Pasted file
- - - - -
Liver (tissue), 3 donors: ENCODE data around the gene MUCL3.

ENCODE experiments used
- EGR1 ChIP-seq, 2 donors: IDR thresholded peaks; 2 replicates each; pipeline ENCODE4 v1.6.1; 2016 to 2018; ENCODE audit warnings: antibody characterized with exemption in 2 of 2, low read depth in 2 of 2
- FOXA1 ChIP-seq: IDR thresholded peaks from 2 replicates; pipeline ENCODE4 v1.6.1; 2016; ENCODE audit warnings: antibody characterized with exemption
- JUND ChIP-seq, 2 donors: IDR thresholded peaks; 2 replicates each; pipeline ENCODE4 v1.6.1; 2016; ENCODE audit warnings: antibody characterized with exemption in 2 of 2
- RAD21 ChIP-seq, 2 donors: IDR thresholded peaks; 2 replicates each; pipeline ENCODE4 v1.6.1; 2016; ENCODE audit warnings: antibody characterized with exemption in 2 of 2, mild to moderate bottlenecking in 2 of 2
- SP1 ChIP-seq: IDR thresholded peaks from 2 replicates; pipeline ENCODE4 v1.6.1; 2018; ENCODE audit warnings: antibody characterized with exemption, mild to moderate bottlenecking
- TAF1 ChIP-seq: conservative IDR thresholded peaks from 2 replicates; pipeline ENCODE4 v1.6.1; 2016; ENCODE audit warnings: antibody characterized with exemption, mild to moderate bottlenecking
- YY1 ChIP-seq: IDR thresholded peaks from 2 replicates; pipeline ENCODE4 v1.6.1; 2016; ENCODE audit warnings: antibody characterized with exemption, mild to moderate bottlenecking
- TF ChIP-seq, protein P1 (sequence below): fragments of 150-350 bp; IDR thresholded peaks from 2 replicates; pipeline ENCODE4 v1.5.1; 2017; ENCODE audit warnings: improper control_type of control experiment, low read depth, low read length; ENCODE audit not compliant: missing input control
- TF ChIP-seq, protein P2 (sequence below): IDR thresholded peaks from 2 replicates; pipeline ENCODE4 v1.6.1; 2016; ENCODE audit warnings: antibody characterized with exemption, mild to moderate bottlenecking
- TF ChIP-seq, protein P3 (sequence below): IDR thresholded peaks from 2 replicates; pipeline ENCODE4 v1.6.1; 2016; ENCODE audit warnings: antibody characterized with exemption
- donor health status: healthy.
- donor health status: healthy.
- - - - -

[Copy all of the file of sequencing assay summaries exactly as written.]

Liver (tissue), 3 donors: ENCODE data around the gene MUCL3.

ENCODE experiments used
- EGR1 ChIP-seq, 2 donors: IDR thresholded peaks; 2 replicates each; pipeline ENCODE4 v1.6.1; 2016 to 2018; ENCODE audit warnings: antibody characterized with exemption in 2 of 2, low read depth in 2 of 2
- FOXA1 ChIP-seq: IDR thresholded peaks from 2 replicates; pipeline ENCODE4 v1.6.1; 2016; ENCODE audit warnings: antibody characterized with exemption
- JUND ChIP-seq, 2 donors: IDR thresholded peaks; 2 replicates each; pipeline ENCODE4 v1.6.1; 2016; ENCODE audit warnings: antibody characterized with exemption in 2 of 2
- RAD21 ChIP-seq, 2 donors: IDR thresholded peaks; 2 replicates each; pipeline ENCODE4 v1.6.1; 2016; ENCODE audit warnings: antibody characterized with exemption in 2 of 2, mild to moderate bottlenecking in 2 of 2
- SP1 ChIP-seq: IDR thresholded peaks from 2 replicates; pipeline ENCODE4 v1.6.1; 2018; ENCODE audit warnings: antibody characterized with exemption, mild to moderate bottlenecking
- TAF1 ChIP-seq: conservative IDR thresholded peaks from 2 replicates; pipeline ENCODE4 v1.6.1; 2016; ENCODE audit warnings: antibody characterized with exemption, mild to moderate bottlenecking
- YY1 ChIP-seq: IDR thresholded peaks from 2 replicates; pipeline ENCODE4 v1.6.1; 2016; ENCODE audit warnings: antibody characterized with exemption, mild to moderate bottlenecking
- TF ChIP-seq, protein P1 (sequence below): fragments of 150-350 bp; IDR thresholded peaks from 2 replicates; pipeline ENCODE4 v1.5.1; 2017; ENCODE audit warnings: improper control_type of control experiment, low read depth, low read length; ENCODE audit not compliant: missing input control
- TF ChIP-seq, protein P2 (sequence below): IDR thresholded peaks from 2 replicates; pipeline ENCODE4 v1.6.1; 2016; ENCODE audit warnings: antibody characterized with exemption, mild to moderate bottlenecking
- TF ChIP-seq, protein P3 (sequence below): IDR thresholded peaks from 2 replicates; pipeline ENCODE4 v1.6.1; 2016; ENCODE audit warnings: antibody characterized with exemption
- donor health status: healthy.
- donor health status: healthy.